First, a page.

Evolving Credit Scoring Models using Genetic Programming and Language Integrated Query Expression Trees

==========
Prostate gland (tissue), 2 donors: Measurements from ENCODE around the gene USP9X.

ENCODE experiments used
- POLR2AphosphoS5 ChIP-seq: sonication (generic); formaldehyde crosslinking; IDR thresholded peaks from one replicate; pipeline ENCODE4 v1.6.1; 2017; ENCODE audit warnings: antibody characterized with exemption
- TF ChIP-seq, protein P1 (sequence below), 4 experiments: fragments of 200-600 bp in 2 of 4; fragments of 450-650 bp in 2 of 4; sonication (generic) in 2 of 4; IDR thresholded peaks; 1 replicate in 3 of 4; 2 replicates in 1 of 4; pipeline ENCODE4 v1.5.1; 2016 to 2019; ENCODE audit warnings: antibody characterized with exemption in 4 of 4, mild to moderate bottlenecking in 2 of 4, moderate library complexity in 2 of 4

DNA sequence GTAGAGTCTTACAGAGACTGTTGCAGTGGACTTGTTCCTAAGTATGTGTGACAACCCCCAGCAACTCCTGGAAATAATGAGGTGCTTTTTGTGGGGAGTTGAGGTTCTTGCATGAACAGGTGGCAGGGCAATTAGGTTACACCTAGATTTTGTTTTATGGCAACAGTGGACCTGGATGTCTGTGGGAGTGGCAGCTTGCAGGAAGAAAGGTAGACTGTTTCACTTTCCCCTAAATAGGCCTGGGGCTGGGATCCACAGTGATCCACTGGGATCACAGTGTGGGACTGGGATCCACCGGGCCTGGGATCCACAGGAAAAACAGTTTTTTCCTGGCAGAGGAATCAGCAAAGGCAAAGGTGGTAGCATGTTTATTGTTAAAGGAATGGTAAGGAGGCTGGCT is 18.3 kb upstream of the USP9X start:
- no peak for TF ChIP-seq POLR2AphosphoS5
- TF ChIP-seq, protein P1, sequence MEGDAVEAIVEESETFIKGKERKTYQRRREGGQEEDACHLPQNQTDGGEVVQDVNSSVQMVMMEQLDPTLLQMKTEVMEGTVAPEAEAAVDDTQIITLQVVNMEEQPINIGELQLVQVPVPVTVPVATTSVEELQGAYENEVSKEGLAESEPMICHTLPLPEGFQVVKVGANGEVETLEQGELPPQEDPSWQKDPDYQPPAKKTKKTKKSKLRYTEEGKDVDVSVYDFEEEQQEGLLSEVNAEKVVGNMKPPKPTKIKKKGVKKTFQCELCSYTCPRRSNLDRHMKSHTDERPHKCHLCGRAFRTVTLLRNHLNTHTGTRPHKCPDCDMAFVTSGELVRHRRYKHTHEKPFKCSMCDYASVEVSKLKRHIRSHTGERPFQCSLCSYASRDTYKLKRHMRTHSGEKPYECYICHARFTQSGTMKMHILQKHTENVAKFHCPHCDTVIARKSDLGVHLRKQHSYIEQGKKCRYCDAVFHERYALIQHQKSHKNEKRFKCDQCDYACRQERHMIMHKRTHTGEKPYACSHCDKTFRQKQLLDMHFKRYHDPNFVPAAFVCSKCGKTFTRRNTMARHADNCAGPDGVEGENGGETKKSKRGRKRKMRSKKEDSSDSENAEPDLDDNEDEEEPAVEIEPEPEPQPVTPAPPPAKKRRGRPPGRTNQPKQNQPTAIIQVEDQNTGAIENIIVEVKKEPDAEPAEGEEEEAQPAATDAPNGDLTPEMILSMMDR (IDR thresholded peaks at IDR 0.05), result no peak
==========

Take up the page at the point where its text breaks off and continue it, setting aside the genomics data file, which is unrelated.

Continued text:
There exist a plethora of methods in the scientific literature which tackle the well-established task of credit score evaluation. In its most abstract form, a credit scoring algorithm takes as input several credit applicant properties, such as age, marital status, employment status, loan duration, etc. and must output a binary response variable (i.e. “GOOD” or “BAD”) stating whether the client is susceptible to payment return delays. Data imbalance is a common occurrence among financial institution databases, with the majority being classified as “GOOD” clients (clients that respect the loan return calendar) alongside a small percentage of “BAD” clients. But it is the “BAD” clients we are interested in since accurately predicting their behavior is crucial in preventing unwanted loss for loan providers. We add to this whole context the constraint that the algorithm must yield an actual, tractable mathematical formula, which is friendlier towards financial analysts. To this end, we have turned to genetic algorithms and genetic programming, aiming to evolve actual mathematical expressions using specially tailored mutation and crossover operators. As far as data representation is concerned, we employ a very flexible mechanism – LINQ expression trees, readily available in the C# programming language, enabling us to construct executable pieces of code at runtime. As the title implies, they model trees, with intermediate nodes being operators (addition, subtraction, multiplication, division) or mathematical functions (sin, cos, abs, round, etc.) and leaf nodes storing either constants or variables. There is a one-to-one correspondence between the client properties and the formula variables. The mutation and crossover operators work on a flattened version of the tree, obtained via a pre-order traversal. A consequence of our chosen technique is that we can identify and discard client properties which do not take part in the final score evaluation, effectively acting as a dimensionality reduction scheme. We compare ourselves with state of the art approaches, such as support vector machines, Bayesian networks, and extreme learning machines, to name a few. The data sets we benchmark against amount to a total of 8, of which we mention the well-known Australian credit and German credit data sets, and the performance indicators are the following: percentage correctly classified, area under curve, partial Gini index, H-measure, Brier score and Kolmogorov-Smirnov statistic, respectively. Finally, we obtain encouraging results, which, although placing us in the lower half of the hierarchy, drive us to further refine the algorithm.